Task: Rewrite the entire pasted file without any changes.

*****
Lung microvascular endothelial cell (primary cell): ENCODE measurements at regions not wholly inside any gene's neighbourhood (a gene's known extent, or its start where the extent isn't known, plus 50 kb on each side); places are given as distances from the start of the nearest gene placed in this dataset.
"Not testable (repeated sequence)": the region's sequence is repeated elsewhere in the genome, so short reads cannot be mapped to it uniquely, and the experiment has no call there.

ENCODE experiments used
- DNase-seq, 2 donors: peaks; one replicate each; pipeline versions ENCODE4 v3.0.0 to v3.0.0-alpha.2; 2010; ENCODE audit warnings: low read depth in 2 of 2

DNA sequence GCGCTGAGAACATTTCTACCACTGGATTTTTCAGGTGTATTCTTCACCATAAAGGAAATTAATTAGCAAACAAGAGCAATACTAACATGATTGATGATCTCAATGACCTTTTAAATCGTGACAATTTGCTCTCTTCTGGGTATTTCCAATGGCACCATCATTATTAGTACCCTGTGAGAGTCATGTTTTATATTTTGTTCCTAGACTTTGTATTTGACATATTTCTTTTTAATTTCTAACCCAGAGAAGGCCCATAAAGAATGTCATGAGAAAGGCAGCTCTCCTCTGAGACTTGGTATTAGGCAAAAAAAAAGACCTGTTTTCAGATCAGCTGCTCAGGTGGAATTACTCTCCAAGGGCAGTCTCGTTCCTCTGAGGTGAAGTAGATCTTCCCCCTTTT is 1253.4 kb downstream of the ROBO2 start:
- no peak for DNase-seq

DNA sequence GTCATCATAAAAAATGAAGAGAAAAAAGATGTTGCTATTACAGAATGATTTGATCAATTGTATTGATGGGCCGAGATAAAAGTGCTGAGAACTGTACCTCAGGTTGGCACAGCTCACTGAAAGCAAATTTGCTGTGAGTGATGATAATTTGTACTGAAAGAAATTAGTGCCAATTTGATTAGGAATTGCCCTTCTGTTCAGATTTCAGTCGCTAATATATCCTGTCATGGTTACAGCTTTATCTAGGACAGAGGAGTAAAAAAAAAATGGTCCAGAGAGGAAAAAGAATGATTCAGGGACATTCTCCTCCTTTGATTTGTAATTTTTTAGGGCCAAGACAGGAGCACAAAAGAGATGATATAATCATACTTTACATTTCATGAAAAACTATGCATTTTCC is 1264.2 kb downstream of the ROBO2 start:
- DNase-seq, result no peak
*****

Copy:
Lung microvascular endothelial cell (primary cell): ENCODE measurements at regions not wholly inside any gene's neighbourhood (a gene's known extent, or its start where the extent isn't known, plus 50 kb on each side); places are given as distances from the start of the nearest gene placed in this dataset.
"Not testable (repeated sequence)": the region's sequence is repeated elsewhere in the genome, so short reads cannot be mapped to it uniquely, and the experiment has no call there.

ENCODE experiments used
- DNase-seq, 2 donors: peaks; one replicate each; pipeline versions ENCODE4 v3.0.0 to v3.0.0-alpha.2; 2010; ENCODE audit warnings: low read depth in 2 of 2

DNA sequence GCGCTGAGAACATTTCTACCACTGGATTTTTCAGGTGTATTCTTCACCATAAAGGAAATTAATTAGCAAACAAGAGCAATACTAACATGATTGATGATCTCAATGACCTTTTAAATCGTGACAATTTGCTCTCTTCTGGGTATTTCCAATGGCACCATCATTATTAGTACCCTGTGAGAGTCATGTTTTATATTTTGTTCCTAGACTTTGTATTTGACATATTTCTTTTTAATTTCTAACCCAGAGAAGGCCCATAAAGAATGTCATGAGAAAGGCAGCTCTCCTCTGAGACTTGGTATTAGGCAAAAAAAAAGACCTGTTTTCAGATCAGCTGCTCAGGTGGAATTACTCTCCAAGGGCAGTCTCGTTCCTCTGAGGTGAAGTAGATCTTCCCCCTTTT is 1253.4 kb downstream of the ROBO2 start:
- no peak for DNase-seq

DNA sequence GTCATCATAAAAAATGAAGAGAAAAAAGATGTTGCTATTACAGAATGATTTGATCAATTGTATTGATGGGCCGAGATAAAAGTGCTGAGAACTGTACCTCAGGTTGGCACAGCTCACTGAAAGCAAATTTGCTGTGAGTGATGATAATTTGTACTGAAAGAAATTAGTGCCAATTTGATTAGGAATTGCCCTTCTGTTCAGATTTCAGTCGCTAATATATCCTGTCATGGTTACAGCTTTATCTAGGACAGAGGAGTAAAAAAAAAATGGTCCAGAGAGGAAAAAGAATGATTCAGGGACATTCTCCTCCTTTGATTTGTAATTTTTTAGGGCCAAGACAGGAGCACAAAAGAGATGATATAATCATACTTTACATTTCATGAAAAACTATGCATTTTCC is 1264.2 kb downstream of the ROBO2 start:
- DNase-seq, result no peak